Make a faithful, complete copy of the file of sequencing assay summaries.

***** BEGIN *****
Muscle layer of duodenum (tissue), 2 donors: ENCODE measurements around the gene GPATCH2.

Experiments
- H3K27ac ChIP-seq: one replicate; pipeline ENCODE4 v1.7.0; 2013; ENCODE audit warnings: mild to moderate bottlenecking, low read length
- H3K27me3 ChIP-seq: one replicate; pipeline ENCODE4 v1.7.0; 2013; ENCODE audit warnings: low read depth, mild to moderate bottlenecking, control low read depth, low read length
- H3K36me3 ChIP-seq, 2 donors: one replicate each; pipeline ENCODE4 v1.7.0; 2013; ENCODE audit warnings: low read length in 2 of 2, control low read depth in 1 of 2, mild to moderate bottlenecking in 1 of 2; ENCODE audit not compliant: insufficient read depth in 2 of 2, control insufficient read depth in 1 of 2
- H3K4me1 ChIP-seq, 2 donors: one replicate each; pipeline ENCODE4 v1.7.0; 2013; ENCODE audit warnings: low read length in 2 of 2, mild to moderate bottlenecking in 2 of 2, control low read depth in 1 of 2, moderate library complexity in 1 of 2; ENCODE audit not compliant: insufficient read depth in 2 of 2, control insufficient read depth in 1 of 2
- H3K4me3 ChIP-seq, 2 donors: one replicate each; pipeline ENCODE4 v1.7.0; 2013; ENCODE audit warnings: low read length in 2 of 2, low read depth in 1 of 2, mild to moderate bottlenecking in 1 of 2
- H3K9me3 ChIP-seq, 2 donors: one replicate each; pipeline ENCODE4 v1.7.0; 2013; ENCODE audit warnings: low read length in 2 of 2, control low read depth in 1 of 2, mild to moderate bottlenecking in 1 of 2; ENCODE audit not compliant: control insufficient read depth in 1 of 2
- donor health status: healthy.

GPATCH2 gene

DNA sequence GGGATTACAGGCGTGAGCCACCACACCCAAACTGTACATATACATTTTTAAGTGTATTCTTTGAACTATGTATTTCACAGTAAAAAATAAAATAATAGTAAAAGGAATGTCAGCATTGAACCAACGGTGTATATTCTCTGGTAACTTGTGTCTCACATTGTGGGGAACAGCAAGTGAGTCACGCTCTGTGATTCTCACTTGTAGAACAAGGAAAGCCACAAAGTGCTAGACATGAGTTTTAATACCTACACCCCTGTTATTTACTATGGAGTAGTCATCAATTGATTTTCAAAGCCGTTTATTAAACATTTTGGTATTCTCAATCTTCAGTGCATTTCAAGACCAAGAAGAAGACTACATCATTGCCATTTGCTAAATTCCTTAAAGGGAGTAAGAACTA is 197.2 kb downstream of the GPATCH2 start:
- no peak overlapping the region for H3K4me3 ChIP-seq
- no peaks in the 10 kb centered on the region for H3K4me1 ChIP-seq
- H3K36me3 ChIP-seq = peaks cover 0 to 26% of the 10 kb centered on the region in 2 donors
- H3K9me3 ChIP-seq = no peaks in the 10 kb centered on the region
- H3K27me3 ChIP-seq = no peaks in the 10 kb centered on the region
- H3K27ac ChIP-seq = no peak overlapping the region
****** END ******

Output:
Muscle layer of duodenum (tissue), 2 donors: ENCODE measurements around the gene GPATCH2.

Experiments
- H3K27ac ChIP-seq: one replicate; pipeline ENCODE4 v1.7.0; 2013; ENCODE audit warnings: mild to moderate bottlenecking, low read length
- H3K27me3 ChIP-seq: one replicate; pipeline ENCODE4 v1.7.0; 2013; ENCODE audit warnings: low read depth, mild to moderate bottlenecking, control low read depth, low read length
- H3K36me3 ChIP-seq, 2 donors: one replicate each; pipeline ENCODE4 v1.7.0; 2013; ENCODE audit warnings: low read length in 2 of 2, control low read depth in 1 of 2, mild to moderate bottlenecking in 1 of 2; ENCODE audit not compliant: insufficient read depth in 2 of 2, control insufficient read depth in 1 of 2
- H3K4me1 ChIP-seq, 2 donors: one replicate each; pipeline ENCODE4 v1.7.0; 2013; ENCODE audit warnings: low read length in 2 of 2, mild to moderate bottlenecking in 2 of 2, control low read depth in 1 of 2, moderate library complexity in 1 of 2; ENCODE audit not compliant: insufficient read depth in 2 of 2, control insufficient read depth in 1 of 2
- H3K4me3 ChIP-seq, 2 donors: one replicate each; pipeline ENCODE4 v1.7.0; 2013; ENCODE audit warnings: low read length in 2 of 2, low read depth in 1 of 2, mild to moderate bottlenecking in 1 of 2
- H3K9me3 ChIP-seq, 2 donors: one replicate each; pipeline ENCODE4 v1.7.0; 2013; ENCODE audit warnings: low read length in 2 of 2, control low read depth in 1 of 2, mild to moderate bottlenecking in 1 of 2; ENCODE audit not compliant: control insufficient read depth in 1 of 2
- donor health status: healthy.

GPATCH2 gene

DNA sequence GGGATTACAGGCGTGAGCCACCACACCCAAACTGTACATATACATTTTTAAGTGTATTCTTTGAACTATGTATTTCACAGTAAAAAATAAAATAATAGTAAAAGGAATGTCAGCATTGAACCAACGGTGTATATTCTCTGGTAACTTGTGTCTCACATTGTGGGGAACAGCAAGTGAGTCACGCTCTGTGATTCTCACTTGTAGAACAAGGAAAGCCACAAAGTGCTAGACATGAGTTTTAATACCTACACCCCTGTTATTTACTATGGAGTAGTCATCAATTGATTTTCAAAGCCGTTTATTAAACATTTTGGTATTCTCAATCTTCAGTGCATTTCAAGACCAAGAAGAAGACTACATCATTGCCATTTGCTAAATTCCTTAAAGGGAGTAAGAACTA is 197.2 kb downstream of the GPATCH2 start:
- no peak overlapping the region for H3K4me3 ChIP-seq
- no peaks in the 10 kb centered on the region for H3K4me1 ChIP-seq
- H3K36me3 ChIP-seq = peaks cover 0 to 26% of the 10 kb centered on the region in 2 donors
- H3K9me3 ChIP-seq = no peaks in the 10 kb centered on the region
- H3K27me3 ChIP-seq = no peaks in the 10 kb centered on the region
- H3K27ac ChIP-seq = no peak overlapping the region